Single-Season On-Base Percentage
The top ten list features only one name: Ted Williams. The all-time mark for Boston is .553, which Williams set in 1941. But the #10 mark is .479, and that is why I mention this list. Kevin Youkilis is currently posting a .439 OBP. He has a little work to do in the second-half of the year, but cracking the top 10 is definitely within his reach. And to be the only other person mentioned on a list with Ted Williams is quite the accomplishment.
David Ortiz is already ninth all-time in this category, with 767 RBI for the Sox. However, he is only six RBI behind Rico Petrocelli and 21 RBI behind Jimmy Foxx. As long as he continues to play at his current level, he should end the season seventh all-time for RBI. The next step would be cracking Manny's 868.
Jason Bay, for all his production so far in 2009, also tends to strike out quite a few times. He already leads the Sox with 76 strikeouts, and that's with 10 games to go before the break. He is projected to strike out 160 times in 2009. If that's the case, he will be third all-time in Boston history, trailing only Butch Hobson (162 Ks in 1977) and Mark Bellhorn (177 Ks in 2004).
Single-Season and All-Time Stolen Bases
Jacoby Ellsbury is going to dominate this category within a handful of years. He already has 33 stolen bases in 2009 and is projected to steal 71. Even if he came in at 60 (which is a very easy level for him to reach, in my opinion), he will take the single-season record from Tommy Harper (54 SB in 1973). As for all-time, 60 stolen bases would give Ellsbury 119 for his career, making him seventh all-time in Boston history. He would be ahead of Tommy Harper by 12 and behind Freddy Parent by 10. FYI, the all-time leader is Harry Hooper, who stole 300 bases for the Sox over his career. At his current pace, Ellsbury should take over the top spot within four years.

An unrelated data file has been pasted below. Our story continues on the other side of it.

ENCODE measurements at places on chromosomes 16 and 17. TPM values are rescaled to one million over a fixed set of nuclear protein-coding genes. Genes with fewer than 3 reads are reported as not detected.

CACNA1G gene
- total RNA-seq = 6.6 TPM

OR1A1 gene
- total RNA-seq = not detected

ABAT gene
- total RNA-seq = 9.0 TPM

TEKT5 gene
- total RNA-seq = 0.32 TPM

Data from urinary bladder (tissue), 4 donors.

It's a testament to Tim Wakefield that he comes back year after year and slowly grinds away at multiple records in Boston. Wakes is currently third all-time in wins with 174. That puts him only 18 wins behind Cy Young and Clemens, both of whom hold the top spot with 192 wins. If Wakes can keep pitching like he is right now, then it's almost a certainty that he will take over the top spot in 2010. That would be a wondrous and remarkable accomplishment.
Single-Season Strikeouts per 9 IP
Jon Lester, after a shaky start, has been dominating the opposition. And he has been fanning more than a few batters each time he takes the mound. His current K/9 ratio is 10.33, which would make him eighth on the list. That would place him in some good company; the two most common names in the top 10 are Pedro Martinez and Dick Radatz.
Single-Season and All-Time Saves
As we know, Papelbon is now the all-time saves leader for Boston. And that number is going to balloon in the years ahead. But he still has the single-season mark to pursue. He's currently projected for 42 saves, which would tie Paps with Derek Lowe for the second-best single-season mark. But with a little work, I think Paps could get to 46 and at least tie Tom Gordon.
All-Time Innings Pitched
Tim Wakefield is currently third all-time with 2676.3 innings pitched with the Sox. He trails Cy Young (2728.3) and Roger Clemens (2776). Wakes stands a decent shot of passing Young this year (52.1 innings pitched the rest of the way would do it). And he should pass Clemens before the All-Star break in 2010. Hell, there is an outside shot Wakes can do it this year. With less than 100 innings separating him and Clemens, if he stays healthy and can go deep in games, Wakes could grab the top spot this September.
All-Time Games Started
Time Wakefield will assume the all-time leader mantle in this category tonight when he starts against the Mariners. It will be his 383rd game started, one more than Roger Clemens' 382 games. As far as I am concerned, the more records that the Roid Rocket gets taken away from him, the better.